Set Type: Primary
Card dimensions: 2½” x 3½”
Manufacturer: Parody Productions
Additional Information/14,000 Phillies Commentary: One of many different team-themed playing card decks produced by Parody Productions. Set was sold at various retail outlets as well as on the Hero Decks website. The four suits divide the Phillies into different eras: Spades depict players from the 19th century through the 1940s; Diamonds, the ’50s & ’60s; Hearts, the ’70s and ’80s, and Clubs, players from the ’90s through the present. The cards contain all original artwork, rather than pictures, and display the years played for the Phillies, notable nicknames, and a brief summation of the player’s accomplishments. The playing cards were not licensed by either MLB or the MLBPA. SCD’s 2011 Standard Catalog of Baseball Cards does not list this set, despite the fact it lists a number of other Hero Decks issued the previous year. A revised second edition was issued towards the end of 2010.
Quite frankly, I don’t know how Parody Productions gets away with issuing these sets, but clearly they have found some sort of loophole that allows them to do so without any licensing whatsoever. My guess is that the artwork is what allows them to do this. Although the artwork is cartoonish in the manner most frequently used by political cartoonists, it is otherwise quite good and the players are readily recognizable — as are the Phillies uniform logos throughout the years. This set may in fact be the easiest way to obtain cards of a few select pre-War Phillies who rarely appear on modern sets depicting retired/deceased players — most notably, Eppa Rixey, Napoleon Lajoie and Jack Clements.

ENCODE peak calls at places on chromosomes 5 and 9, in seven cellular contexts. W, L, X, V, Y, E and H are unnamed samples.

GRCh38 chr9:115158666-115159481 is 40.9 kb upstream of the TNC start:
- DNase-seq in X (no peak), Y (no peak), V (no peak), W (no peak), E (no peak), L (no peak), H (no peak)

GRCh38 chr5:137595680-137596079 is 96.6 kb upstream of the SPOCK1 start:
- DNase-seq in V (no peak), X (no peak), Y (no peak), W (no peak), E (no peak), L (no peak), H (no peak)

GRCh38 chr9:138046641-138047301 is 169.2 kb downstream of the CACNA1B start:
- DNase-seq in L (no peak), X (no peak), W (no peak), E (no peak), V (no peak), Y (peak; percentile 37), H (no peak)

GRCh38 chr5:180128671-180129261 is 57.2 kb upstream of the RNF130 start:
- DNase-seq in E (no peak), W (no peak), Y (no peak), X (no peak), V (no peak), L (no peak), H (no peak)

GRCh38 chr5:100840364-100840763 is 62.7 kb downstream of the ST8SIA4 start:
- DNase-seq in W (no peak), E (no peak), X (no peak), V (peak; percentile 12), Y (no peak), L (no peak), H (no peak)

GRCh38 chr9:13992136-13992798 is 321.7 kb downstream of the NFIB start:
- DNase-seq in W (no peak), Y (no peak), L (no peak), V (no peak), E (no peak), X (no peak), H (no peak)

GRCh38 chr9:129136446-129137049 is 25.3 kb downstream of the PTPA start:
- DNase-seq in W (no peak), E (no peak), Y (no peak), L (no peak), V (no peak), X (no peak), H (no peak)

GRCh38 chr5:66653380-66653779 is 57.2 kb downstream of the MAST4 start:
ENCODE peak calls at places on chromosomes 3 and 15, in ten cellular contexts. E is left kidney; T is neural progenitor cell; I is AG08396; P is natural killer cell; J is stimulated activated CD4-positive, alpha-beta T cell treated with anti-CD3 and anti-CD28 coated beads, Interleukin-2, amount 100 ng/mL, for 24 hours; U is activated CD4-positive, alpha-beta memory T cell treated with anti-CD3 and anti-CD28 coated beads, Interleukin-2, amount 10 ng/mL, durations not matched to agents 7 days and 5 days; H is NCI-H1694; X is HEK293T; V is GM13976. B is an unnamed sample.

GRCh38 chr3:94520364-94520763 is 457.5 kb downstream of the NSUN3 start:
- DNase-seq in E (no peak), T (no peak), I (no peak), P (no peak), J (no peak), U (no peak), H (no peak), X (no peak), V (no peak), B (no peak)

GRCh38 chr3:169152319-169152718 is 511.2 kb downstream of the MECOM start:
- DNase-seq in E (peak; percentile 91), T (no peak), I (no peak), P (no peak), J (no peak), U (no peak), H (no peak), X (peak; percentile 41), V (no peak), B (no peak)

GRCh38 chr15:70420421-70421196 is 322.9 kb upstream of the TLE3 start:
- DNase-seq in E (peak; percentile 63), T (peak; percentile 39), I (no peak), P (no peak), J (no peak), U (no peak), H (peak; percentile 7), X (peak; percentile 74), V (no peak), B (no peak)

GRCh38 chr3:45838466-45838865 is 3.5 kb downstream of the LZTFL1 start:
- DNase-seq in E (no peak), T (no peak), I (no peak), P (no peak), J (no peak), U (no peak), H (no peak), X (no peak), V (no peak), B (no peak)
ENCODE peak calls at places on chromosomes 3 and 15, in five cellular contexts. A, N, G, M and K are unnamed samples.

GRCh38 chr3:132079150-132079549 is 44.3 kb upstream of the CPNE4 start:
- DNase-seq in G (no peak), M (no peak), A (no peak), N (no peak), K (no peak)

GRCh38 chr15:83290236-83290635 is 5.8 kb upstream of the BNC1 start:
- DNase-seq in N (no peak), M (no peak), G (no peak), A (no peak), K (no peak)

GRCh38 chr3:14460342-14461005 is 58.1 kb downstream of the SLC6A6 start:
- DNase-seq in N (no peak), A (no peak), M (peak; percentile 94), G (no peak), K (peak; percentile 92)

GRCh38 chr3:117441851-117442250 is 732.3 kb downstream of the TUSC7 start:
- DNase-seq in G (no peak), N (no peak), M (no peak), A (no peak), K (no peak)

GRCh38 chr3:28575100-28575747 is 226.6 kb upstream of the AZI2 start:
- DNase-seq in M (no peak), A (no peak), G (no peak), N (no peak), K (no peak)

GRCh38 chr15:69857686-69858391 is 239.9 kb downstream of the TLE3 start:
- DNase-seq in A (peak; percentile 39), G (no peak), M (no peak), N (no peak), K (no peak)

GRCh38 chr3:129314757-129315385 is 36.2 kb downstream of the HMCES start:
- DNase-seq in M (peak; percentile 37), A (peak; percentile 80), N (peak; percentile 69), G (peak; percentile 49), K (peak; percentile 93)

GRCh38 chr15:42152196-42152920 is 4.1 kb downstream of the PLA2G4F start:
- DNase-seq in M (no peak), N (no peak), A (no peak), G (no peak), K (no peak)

It was interesting to see Dick Allen placed with the ’70s and ’80s era Phillies, even though he really should have been included with the ’50s & ’60s stars. To Parody Production’s credit, Allen is depicted in the proper uniform based on his grouping — take that, Topps! Otherwise, the Phillies’ history means that the eras are easily delineated, and even the choice of Aces for each grouping seems rather cut-and-dry. Quite honestly, I cannot think of one Phillie who should have been in this set who wasn’t — hell, it even has Pete Rose in it (something made much easier by the lack of licensing). However, the selection of Fregosi as the lone manager was something of a head-scratcher; quite frankly, either Harry Wright, Gene Mauch, Danny Ozark, or Dallas Green would have been a much better, more defensible choice. The 2010 second edition rectifies this, but more on that at the appropriate time.
Jim Fregosi (manager)
Harry Kalas (broadcaster)